Why Bill Schuette Hates Patient Rights
Nobody fighting to end marijuana prohibition is saying anything about giving it to children.
Published: May 1, 2013
In all, the report cites six pieces of marijuana-friendly legislation — although none of them is law. The big deal about this report is that it doesn’t contain a hard line declaring that legalization will not stand in Colorado and Washington. Mostly it’s a lot of legal hemming and hawing about this and that.
At the same time, there are signals coming out of Washington, D.C., indicating a softening of the federal attitude toward marijuana. Last week, a group of Democratic congressmen introduced legislation to create a national commission to review U.S. marijuana policy and issue recommendations to federal lawmakers.
The subjects to be considered are: how federal and state laws interact; the cost of marijuana prohibition and potential revenues from taxation; health impacts in comparison to alcohol and tobacco, and the impact of prohibition on criminal justice issues.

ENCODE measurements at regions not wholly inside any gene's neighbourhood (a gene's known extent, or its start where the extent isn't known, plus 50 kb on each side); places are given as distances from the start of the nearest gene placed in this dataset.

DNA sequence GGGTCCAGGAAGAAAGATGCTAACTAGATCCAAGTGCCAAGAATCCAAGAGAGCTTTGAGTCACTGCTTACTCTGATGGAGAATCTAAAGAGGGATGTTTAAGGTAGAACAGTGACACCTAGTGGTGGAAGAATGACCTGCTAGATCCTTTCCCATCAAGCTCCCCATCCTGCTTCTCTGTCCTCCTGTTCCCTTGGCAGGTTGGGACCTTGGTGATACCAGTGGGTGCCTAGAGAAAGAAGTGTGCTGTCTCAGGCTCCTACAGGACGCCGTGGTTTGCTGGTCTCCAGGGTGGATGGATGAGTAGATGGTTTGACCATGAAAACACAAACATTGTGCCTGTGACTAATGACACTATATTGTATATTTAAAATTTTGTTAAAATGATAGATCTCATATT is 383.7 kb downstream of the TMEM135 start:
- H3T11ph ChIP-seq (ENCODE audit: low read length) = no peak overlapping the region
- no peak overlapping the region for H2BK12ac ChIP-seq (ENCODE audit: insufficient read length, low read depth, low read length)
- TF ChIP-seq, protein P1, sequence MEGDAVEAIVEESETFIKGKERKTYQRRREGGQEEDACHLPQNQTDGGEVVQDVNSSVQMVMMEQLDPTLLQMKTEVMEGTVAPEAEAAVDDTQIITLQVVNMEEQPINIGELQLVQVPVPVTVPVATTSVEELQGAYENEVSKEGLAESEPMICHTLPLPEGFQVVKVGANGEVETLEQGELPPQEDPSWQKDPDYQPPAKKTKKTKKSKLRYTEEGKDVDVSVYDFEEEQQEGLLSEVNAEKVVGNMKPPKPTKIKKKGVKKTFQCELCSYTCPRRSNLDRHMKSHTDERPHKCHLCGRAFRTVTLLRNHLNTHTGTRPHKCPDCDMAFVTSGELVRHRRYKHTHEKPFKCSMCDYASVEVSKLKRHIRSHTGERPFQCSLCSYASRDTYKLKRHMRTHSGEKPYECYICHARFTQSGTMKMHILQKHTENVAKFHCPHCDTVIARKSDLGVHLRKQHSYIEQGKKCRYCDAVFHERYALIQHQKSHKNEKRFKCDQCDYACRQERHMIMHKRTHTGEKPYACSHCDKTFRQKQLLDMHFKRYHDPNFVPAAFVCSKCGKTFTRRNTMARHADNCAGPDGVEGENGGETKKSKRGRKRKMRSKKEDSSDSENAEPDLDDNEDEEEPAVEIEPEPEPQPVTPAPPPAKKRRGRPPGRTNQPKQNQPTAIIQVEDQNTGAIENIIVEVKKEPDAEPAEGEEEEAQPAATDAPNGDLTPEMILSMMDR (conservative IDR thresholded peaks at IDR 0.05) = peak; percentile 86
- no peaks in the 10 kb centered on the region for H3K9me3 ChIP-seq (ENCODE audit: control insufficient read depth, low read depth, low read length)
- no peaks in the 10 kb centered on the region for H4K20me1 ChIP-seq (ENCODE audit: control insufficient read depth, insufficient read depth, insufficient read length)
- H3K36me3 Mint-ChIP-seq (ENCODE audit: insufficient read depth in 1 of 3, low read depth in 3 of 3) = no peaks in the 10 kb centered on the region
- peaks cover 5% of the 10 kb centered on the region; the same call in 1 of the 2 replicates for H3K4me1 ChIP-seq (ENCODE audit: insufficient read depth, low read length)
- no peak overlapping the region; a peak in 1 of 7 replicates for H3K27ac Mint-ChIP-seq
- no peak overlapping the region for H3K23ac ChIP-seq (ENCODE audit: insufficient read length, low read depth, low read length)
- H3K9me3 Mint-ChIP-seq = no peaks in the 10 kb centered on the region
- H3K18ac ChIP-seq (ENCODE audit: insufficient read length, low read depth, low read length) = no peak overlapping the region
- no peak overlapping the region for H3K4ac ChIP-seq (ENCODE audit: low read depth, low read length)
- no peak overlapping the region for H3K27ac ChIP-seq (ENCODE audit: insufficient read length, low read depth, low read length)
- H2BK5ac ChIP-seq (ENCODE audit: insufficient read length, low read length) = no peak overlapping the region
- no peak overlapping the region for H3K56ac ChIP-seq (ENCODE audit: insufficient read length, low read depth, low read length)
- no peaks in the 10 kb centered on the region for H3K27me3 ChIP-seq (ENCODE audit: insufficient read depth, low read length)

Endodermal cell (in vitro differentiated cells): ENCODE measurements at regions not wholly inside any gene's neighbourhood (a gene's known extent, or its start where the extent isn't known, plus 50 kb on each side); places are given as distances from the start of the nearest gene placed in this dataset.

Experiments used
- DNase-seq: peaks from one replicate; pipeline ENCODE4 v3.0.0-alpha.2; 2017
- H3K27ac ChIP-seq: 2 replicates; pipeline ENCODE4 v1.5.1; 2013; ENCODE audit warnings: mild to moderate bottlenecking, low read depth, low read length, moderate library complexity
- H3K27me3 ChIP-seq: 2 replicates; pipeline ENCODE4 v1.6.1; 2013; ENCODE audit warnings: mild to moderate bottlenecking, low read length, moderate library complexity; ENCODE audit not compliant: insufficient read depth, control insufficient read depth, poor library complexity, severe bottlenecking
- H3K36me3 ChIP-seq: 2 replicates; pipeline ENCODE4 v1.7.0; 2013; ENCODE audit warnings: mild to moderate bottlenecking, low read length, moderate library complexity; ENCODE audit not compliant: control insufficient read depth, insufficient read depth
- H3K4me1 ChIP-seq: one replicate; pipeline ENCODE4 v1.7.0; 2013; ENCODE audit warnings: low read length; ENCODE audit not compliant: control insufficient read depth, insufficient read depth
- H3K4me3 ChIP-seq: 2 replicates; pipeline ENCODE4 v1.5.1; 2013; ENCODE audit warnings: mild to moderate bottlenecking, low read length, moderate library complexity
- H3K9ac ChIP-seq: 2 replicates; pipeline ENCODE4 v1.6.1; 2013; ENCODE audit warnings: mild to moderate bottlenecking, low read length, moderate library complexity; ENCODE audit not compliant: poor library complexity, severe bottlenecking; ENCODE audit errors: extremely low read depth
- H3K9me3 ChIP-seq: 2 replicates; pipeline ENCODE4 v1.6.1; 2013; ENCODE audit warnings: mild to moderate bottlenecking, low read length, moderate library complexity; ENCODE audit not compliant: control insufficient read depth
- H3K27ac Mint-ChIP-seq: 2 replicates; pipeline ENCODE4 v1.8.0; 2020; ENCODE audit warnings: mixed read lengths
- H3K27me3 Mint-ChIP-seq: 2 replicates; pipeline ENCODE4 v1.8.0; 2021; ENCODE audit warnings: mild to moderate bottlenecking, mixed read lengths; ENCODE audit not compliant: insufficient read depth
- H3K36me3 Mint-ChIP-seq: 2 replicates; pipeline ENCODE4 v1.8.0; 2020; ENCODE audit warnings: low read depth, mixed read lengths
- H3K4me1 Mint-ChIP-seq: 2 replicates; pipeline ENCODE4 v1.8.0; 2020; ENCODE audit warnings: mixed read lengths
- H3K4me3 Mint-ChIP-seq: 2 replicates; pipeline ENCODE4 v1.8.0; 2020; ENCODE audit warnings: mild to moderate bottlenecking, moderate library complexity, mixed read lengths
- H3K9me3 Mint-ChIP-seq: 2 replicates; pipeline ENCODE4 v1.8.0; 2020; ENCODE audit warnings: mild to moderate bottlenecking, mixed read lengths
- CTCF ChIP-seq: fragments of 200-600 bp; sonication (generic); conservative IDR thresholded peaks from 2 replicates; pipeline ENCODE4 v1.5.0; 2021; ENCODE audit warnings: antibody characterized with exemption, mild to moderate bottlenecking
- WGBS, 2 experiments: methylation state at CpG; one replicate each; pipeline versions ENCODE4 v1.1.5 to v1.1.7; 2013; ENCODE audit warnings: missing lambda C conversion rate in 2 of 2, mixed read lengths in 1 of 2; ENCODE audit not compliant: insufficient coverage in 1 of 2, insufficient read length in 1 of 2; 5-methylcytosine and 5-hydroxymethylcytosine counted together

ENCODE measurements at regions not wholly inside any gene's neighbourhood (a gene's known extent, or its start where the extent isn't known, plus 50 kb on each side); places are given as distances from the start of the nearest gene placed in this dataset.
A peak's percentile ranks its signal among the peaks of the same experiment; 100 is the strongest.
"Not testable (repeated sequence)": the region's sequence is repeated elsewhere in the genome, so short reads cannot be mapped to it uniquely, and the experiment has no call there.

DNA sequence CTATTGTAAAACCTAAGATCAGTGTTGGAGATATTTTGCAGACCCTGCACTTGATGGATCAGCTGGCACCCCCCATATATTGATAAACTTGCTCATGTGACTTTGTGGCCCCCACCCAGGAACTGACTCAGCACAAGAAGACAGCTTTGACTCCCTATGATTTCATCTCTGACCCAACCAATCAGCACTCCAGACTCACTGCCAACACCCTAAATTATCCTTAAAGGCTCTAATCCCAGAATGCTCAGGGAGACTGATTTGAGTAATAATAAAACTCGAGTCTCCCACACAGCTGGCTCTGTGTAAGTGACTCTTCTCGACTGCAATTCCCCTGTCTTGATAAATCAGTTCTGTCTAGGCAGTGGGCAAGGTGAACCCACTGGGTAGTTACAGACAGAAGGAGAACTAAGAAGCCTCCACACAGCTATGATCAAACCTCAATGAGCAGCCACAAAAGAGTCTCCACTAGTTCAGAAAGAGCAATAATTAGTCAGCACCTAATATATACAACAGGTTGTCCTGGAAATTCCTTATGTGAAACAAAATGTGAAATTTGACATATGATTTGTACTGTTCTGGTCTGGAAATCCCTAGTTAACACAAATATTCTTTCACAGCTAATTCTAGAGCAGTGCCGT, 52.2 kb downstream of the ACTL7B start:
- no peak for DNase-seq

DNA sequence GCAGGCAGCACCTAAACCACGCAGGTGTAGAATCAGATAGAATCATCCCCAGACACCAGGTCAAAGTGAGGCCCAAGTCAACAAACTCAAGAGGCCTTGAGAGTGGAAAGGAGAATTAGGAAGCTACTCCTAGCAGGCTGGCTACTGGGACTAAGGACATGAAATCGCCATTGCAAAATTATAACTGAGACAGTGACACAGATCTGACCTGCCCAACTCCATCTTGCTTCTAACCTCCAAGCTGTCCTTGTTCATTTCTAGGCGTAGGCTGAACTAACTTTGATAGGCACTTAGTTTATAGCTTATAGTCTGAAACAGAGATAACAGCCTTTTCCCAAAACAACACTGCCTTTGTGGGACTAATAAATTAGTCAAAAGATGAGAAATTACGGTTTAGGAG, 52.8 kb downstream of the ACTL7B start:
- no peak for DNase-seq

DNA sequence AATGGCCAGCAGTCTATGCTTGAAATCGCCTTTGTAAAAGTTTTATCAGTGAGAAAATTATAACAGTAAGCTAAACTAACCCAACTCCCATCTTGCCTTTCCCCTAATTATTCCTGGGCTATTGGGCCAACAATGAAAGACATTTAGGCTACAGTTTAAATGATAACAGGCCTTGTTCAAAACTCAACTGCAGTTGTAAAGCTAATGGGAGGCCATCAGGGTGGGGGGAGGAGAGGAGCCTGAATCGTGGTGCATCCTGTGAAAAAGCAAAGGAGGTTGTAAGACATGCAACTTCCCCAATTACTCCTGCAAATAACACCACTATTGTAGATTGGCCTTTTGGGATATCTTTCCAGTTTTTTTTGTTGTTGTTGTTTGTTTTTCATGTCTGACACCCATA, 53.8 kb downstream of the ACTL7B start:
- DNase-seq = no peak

Perhaps more impactful is the Obama administration’s new approach to drug policy that should be announced soon. In a call with reporters last week, drug czar Gil Kerlikowske, director of the Office of National Drug Control Policy, signaled that changes in the administration’s approach might be at hand. The administration’s new “smart on crime” policy would downplay criminalization in favor of treatment.
Maybe it’s time to get smart — as long as nobody named Maxwell Smart is involved.
Larry Gabriel is a writer, musician and former editor of Metro Times. Send comments to email@example.com.
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